My son wheezes badly when he plays football. I should stop him from playing, right??
Recently, a mother of a 12 year old asthmatic boy, visited my clinic. She was very intelligent and was obviously well read. Our conversation was long, but I am reproducing some parts of it from my memory.
Mother: Doctor, my son wheezes when he goes out to play football. Running clearly aggravates his problem. I should stop him from playing, right ?
Me: NO !! Wrong. Don’t stop him from playing. Control his asthma so that he may play like any normal child. It is very much possible. Exercise is good for health. We should not let asthma come in the way of exercise.
Mother: But Doctor, I have read somewhere that exercise is a trigger of asthma and the general rule for asthmatics is to avoid their triggers.
Me: In general that is correct. Triggers should be avoided; with only one exception. And that is exercise. Many asthmatics, when their asthma is not well controlled, have trouble when they exercise. The reason could be exposure from outdoor pollens, particularly pollens of grass, dust exposure, pollution or the fact that breathing in cold air irritates the inflamed air tubes and they react by constricting. But the solution does not lie in trying to avoid exercise. It lies in controlling the inflammation of their air tubes completely, so that exercise and the associated triggers are now not capable of provoking them.
Mother: Then what should I be doing so that my son can can play normally.
Me: Firstly, keep has asthma under good control by taking the preventer inhalers regularly. If the inflammation in the air tubes is kept under control by these inhalers, then triggers cannot set off an asthma attack. Secondly, know the triggers of your son’s exercise induced attacks – they could be any of the earlier mentioned allergens and take special care. For instance, if he is allergic to grass pollens then indoor sports or swimming could be good for him. On the other hand if he is allergic to chlorine of the swimming pool then he has to avoid swimming. Thirdly, remember that asthmatics tolerate sports with spurts of activity better than those which require sustained exertion ( like long distance running ). Fourthly, remember to ask him to slowly warm up before sports and cool down after sports activity. And lastly, some long acting bronchodilator inhalers (like salmeterol) can be taken about an hour before sports and this can prevent bronco-spasm.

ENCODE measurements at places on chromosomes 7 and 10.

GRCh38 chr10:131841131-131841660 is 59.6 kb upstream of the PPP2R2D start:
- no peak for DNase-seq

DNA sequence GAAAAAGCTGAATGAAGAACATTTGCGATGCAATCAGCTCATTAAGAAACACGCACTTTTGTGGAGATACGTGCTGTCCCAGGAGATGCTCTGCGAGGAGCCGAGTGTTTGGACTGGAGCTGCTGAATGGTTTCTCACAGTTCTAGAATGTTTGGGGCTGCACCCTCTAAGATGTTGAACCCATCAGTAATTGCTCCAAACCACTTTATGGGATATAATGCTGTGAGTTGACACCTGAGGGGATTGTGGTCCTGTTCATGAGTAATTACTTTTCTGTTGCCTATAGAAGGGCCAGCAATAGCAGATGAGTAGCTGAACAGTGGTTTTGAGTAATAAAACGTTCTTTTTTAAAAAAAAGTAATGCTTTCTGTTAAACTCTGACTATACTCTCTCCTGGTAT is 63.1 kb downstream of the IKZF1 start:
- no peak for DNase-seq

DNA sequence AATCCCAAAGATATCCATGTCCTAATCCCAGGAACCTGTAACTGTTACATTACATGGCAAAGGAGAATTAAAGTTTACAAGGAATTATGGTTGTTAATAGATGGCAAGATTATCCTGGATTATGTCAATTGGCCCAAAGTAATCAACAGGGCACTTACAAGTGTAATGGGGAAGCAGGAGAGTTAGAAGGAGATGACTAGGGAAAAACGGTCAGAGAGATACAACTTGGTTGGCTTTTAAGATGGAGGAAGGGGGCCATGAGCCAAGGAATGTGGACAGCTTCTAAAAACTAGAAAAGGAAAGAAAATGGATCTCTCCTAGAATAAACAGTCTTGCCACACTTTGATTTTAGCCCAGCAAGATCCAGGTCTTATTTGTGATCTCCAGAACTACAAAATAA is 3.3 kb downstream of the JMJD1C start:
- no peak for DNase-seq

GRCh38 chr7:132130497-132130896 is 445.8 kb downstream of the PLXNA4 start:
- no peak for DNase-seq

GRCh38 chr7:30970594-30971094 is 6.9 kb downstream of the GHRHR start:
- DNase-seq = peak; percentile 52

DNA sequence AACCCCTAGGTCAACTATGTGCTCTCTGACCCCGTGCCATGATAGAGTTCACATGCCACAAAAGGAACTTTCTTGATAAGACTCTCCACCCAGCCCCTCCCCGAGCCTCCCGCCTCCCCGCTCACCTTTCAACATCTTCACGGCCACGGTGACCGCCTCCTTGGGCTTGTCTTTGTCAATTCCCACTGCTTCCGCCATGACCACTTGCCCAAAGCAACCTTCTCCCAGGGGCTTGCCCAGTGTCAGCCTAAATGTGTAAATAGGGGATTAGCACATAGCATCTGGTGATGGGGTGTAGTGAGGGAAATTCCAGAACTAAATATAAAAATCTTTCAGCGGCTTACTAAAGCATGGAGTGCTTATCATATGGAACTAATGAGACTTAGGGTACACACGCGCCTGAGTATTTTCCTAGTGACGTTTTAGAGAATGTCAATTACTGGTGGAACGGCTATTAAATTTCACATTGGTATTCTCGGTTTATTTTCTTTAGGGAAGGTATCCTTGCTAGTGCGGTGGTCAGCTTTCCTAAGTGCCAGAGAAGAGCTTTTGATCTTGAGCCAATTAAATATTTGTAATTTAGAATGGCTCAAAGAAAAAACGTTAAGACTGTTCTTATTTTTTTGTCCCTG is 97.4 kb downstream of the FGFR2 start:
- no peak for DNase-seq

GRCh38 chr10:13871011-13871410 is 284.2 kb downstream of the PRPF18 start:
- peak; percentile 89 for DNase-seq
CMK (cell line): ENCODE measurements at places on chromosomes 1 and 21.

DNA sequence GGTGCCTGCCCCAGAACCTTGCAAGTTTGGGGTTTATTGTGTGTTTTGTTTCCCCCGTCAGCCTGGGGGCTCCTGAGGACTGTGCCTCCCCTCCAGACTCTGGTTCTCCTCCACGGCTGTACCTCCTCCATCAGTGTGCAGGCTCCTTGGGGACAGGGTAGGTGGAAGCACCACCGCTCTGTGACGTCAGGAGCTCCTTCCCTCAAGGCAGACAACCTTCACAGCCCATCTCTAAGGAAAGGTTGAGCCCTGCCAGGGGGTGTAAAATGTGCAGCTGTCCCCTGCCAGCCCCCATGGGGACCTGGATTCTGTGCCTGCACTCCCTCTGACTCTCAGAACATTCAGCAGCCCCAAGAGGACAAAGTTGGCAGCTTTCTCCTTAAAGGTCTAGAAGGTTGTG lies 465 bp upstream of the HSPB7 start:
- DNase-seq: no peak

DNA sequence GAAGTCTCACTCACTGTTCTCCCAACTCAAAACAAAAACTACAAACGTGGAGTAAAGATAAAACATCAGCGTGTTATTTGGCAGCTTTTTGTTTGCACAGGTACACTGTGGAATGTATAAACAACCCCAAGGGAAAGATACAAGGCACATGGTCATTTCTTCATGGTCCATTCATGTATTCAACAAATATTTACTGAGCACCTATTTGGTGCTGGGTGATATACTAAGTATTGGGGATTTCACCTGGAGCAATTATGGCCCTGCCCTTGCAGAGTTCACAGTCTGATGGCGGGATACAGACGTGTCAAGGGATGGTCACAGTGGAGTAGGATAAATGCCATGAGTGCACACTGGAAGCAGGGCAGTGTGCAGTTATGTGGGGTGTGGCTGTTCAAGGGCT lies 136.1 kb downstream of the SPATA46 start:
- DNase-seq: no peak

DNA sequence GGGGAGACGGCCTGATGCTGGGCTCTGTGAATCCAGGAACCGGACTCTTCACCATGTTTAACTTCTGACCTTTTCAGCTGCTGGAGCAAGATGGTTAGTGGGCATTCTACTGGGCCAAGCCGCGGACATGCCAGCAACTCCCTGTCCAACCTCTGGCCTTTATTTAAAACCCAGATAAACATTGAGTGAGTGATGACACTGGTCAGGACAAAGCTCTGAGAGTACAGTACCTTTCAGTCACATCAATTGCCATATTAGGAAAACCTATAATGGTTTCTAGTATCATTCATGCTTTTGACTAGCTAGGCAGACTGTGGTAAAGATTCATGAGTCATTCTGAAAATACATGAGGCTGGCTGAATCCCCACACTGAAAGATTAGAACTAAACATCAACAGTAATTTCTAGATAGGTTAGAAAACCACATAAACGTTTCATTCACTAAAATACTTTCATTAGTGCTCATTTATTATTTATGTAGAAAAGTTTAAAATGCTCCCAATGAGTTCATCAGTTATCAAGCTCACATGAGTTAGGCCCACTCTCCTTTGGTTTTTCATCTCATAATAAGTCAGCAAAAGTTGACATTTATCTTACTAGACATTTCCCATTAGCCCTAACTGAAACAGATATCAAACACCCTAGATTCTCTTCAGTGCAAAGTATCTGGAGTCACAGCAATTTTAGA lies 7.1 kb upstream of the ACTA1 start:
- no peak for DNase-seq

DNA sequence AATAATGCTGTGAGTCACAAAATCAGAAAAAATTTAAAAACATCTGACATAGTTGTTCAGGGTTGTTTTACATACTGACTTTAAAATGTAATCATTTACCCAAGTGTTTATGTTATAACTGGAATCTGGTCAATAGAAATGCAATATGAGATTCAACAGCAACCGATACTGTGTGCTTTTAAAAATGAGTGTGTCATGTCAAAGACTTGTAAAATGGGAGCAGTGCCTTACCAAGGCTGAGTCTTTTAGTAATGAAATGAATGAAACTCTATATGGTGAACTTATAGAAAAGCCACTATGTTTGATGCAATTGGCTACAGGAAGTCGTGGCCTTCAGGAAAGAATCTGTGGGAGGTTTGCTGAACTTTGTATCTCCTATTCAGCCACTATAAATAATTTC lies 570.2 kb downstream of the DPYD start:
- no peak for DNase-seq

Mother: I have always stopped my son from going out to play. He always feels bad that he cannot play like other kids. But I always thought that it was best for him.
Me: Obviously, you had his best interest in mind. Many a times mothers of asthmatic children impose unnecessary restrictions on their child, hoping that it would reduce the asthma. I see a similar thing happening in case of diet. Don’t eat this, don’t eat that etc !! ##
Mother: Doctor, do you really think that my son can play football like other kids. He really loves football !
Me: Most certainly ! But first be regular with the inhaled preventers. Also, since he has not played much before, he is quite out of shape. Start slowly. Let him get back into shape. Let him slowly build stamina. Then, he will be able to play like any other kid. Don’t be afraid. Let him go. Cut the umbilical cord. Did you know that many sport champions and Olympic athletes have asthma and it does not prevent them from winning gold medals.
So the broad message is clear – asthma triggers are everywhere. While it is desirable to avoid them, it would only be possible to a certain extent. It is equally important to take preventer inhalers to control the over-sensitivity of the air tubes, so that these triggers cannot initiate mischief.